VOL. 131 | NO. 21 | Friday, January 29, 2016
Bank of Fayette County Looks To Grow Trust Services in 2016
By Andy Meek
There’s a reason The Bank of Fayette County’s still-growing trust division doesn’t carry the name of, well, the bank or its home county.
The bank’s division, called Poplar Trust, is headed up by estate planning attorney Mike Parham, who was recruited to the post by bank president and CEO McCall Wilson. And Parham had definite ideas about the name, which he wanted to reflect a bigger geography than that of the county immediately east of Shelby.
“Most of our business right now is actually in Memphis,” Parham says of the division, which the bank launched last year and is making a push to grow in 2016.
Among other things, Parham is aiming for the trust division – already at about $45 million under management – to grow to $50 million. And hopefully, by year’s end, $100 million.
Part of getting there is spreading the word about the business – a fundamental part of which, of course, is getting the name right. Which is why, with help from Trace Hallowell of brand identity firm Tactical Magic, the name that emerged combined allusions to a major thoroughfare in Memphis as well as the official tree of Tennessee (the Tulip Poplar).
“We didn’t want to have West Tennessee in the name, because when you hear that you think of everything west of the Tennessee River but outside of Memphis,” Parham continued. “And you didn’t want to do Greater Memphis and have the emphasis just be on Memphis.”
The result: a name and a business that Parham, a veteran estate planning attorney who had launched his own estate law firm in 2009, is now happy with and ready to grow.
He has an office at the bank’s main space in Piperton, which suits his sensibilities about size and culture just fine.
“The Bank of Fayette County, I felt they were the ones where I could do this kind of business the way I think it should be done,” said Parham, whose title is senior vice president and trust officer with the bank. “I’ve known McCall for a while. They’re small. I don’t like bureaucracies. They’re small enough where you can still be flexible.”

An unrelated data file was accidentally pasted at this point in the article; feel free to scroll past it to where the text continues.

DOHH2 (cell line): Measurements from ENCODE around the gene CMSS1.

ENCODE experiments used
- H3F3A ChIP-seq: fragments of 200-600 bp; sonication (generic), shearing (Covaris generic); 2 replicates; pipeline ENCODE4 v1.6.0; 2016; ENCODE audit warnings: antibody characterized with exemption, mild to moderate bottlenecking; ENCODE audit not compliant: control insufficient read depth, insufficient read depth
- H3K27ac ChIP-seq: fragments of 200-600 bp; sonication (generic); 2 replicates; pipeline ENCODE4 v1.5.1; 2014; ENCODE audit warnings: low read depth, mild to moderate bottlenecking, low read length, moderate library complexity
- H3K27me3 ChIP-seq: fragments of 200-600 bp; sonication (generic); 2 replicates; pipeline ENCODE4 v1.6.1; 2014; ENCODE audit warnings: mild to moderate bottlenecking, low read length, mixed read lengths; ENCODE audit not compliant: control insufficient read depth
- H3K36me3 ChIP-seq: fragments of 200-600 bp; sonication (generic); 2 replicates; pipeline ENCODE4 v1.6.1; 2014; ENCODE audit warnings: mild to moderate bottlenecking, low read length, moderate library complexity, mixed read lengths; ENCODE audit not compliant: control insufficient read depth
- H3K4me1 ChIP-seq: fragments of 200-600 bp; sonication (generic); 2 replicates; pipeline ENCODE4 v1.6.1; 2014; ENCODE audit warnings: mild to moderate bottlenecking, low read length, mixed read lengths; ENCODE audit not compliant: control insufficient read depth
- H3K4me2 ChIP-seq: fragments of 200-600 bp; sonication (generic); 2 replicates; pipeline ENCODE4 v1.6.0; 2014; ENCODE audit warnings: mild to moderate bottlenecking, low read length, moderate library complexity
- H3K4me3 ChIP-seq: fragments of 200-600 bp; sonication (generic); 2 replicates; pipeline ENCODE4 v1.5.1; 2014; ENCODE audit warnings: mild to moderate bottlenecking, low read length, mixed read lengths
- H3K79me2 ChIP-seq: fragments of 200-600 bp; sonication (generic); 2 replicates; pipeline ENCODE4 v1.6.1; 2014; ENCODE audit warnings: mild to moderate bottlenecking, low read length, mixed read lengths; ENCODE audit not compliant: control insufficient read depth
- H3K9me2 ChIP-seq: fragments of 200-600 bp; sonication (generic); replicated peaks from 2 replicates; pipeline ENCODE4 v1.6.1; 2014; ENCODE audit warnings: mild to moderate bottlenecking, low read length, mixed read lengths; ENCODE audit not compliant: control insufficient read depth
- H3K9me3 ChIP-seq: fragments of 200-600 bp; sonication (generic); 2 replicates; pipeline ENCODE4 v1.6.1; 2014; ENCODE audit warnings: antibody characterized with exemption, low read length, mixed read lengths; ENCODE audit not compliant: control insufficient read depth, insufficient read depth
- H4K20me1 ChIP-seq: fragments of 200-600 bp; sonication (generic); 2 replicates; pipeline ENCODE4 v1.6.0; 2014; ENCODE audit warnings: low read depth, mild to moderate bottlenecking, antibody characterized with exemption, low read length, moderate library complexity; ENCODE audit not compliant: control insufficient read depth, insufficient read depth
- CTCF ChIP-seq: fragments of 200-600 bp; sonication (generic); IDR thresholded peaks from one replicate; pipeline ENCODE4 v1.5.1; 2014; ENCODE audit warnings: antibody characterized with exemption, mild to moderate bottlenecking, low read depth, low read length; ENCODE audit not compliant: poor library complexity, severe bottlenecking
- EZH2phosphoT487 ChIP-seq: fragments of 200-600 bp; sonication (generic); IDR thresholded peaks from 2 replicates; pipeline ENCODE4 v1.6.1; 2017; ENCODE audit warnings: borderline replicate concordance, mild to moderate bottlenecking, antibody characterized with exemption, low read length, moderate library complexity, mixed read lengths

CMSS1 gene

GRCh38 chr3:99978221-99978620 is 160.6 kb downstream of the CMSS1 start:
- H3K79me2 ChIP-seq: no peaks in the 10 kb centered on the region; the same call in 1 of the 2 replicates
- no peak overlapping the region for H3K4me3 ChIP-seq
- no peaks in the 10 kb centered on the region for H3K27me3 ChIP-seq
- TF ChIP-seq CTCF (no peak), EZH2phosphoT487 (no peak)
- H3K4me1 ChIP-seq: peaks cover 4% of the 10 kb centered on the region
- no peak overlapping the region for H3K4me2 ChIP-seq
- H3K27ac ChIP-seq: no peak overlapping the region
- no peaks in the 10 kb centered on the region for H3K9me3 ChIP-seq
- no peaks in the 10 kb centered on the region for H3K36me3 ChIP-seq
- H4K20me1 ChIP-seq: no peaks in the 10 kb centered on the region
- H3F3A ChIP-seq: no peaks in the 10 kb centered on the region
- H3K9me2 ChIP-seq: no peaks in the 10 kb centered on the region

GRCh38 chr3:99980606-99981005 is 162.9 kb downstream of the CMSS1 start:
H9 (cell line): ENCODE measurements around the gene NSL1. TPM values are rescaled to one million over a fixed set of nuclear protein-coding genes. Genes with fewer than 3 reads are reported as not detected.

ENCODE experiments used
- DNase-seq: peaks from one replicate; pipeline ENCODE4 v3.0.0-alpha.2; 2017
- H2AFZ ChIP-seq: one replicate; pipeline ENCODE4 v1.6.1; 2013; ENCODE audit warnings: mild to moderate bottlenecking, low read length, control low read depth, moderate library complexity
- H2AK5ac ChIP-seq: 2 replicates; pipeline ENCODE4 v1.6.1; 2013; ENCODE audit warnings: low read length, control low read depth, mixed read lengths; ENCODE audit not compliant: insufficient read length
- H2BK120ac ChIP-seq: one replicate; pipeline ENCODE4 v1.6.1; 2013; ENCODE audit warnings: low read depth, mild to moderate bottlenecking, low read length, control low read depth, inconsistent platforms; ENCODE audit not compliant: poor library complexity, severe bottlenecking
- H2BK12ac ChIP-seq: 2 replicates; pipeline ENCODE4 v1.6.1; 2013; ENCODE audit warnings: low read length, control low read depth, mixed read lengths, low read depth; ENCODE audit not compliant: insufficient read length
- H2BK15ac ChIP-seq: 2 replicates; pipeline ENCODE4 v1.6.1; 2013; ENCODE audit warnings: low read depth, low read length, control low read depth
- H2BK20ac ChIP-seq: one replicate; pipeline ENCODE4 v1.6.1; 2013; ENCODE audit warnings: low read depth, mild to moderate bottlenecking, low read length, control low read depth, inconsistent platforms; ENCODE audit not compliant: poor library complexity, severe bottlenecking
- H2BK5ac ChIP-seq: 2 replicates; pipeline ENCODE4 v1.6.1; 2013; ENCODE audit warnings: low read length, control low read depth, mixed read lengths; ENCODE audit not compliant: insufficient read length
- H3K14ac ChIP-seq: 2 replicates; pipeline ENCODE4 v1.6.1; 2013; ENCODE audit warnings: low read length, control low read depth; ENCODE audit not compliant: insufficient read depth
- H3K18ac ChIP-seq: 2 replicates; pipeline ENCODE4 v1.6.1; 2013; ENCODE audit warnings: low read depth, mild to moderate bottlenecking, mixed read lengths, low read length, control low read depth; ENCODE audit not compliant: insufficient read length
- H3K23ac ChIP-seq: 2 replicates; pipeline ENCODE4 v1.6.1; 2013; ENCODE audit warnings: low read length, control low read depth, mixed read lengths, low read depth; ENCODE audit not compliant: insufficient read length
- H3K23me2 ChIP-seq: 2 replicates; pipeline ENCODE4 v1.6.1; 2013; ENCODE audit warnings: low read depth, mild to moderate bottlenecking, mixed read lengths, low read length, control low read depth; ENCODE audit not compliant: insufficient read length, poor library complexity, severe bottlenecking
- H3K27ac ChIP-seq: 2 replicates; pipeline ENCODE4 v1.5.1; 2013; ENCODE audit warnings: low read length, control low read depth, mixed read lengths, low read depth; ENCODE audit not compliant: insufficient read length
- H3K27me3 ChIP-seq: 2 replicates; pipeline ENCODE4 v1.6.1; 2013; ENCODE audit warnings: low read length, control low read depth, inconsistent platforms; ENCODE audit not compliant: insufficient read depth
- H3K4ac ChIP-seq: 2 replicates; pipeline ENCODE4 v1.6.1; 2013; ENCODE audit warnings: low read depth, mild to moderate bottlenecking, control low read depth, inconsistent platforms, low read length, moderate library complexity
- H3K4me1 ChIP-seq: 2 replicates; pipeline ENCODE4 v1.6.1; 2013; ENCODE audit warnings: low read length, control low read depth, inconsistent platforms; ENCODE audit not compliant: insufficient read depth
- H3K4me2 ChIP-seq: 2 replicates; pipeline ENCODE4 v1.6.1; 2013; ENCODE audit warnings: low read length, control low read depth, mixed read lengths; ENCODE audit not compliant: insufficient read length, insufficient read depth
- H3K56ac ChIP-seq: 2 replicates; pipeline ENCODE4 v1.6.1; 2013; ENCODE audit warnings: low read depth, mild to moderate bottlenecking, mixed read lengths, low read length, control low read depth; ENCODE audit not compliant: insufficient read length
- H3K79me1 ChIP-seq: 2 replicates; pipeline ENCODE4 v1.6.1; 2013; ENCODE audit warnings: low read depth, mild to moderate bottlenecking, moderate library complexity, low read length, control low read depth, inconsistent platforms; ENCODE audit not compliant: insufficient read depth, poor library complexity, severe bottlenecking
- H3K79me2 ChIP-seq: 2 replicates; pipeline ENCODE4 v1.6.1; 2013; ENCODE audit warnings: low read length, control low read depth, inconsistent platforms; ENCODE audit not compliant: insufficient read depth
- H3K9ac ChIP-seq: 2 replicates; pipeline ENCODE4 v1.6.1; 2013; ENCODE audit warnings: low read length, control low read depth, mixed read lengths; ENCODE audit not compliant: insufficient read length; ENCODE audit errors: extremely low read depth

Parham earned his law degree from Vanderbilt Law School in Nashville and chose estate law after initially working for a Knoxville law firm that had a heavy focus on litigation – which Parham couldn’t stand. “I didn’t like the conflict,” he told The Daily News not long after opening his estate planning firm.
The bank’s trust and related services include estate planning and estate settlement, and issues around personal trusts – everything from family, marital and charitable trusts to conservatorships and individual retirement accounts, among other things.
“We’ve had trust powers since the bank was founded; we just upped it a notch by bringing Mike on board as part of our long-term strategy,” Wilson said. “We think trust provides another level of service for clients – another long-term revenue source that also helps keep us independent. So we went out and got the smartest person we could find.
“So many people need somebody they can trust, that will do the right thing for them. And when we meet with clients and Mike gives them planning advice, you can tell they appreciate it and it means something to them.”